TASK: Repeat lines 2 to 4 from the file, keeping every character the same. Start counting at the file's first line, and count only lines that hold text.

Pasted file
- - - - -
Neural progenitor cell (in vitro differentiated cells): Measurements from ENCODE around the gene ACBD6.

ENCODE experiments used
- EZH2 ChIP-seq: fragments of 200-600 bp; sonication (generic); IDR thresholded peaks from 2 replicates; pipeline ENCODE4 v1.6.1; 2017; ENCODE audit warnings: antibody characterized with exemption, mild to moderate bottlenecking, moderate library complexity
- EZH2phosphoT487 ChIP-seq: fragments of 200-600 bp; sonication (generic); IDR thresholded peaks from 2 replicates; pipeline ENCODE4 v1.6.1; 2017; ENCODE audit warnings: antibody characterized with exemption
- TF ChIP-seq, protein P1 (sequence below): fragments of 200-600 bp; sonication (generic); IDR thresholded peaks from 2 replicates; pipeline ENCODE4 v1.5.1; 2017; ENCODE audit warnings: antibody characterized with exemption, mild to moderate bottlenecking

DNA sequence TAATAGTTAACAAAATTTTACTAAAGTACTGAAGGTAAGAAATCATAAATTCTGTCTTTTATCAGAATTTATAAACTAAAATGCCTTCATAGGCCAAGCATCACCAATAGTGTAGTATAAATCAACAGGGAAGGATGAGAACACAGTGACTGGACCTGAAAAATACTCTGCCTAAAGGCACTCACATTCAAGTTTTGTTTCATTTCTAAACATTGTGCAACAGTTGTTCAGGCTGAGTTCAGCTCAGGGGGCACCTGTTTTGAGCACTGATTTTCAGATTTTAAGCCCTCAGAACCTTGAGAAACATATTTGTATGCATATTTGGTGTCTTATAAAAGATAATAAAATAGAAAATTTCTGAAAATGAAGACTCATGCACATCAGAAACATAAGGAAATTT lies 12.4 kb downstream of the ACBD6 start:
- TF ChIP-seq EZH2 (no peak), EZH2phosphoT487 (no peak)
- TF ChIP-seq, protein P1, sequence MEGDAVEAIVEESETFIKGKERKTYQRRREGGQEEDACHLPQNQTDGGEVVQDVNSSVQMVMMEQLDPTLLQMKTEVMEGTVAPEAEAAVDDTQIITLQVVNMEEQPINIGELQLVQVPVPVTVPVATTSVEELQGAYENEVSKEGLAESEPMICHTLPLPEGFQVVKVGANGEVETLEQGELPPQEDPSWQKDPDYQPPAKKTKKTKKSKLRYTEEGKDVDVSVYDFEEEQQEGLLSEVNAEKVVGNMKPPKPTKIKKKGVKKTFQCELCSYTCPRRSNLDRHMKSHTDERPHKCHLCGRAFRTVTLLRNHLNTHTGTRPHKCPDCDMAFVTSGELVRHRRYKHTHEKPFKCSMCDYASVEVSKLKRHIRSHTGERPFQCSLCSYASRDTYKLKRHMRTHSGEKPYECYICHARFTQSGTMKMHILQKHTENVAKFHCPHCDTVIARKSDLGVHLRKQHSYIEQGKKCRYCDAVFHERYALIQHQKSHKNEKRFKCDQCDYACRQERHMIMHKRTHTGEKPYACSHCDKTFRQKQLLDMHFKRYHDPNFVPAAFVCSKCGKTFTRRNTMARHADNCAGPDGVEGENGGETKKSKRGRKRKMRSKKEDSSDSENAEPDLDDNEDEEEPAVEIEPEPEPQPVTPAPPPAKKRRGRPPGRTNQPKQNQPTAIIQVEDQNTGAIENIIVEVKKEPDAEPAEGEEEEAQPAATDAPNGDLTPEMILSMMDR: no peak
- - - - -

ENCODE experiments used
- EZH2 ChIP-seq: fragments of 200-600 bp; sonication (generic); IDR thresholded peaks from 2 replicates; pipeline ENCODE4 v1.6.1; 2017; ENCODE audit warnings: antibody characterized with exemption, mild to moderate bottlenecking, moderate library complexity
- EZH2phosphoT487 ChIP-seq: fragments of 200-600 bp; sonication (generic); IDR thresholded peaks from 2 replicates; pipeline ENCODE4 v1.6.1; 2017; ENCODE audit warnings: antibody characterized with exemption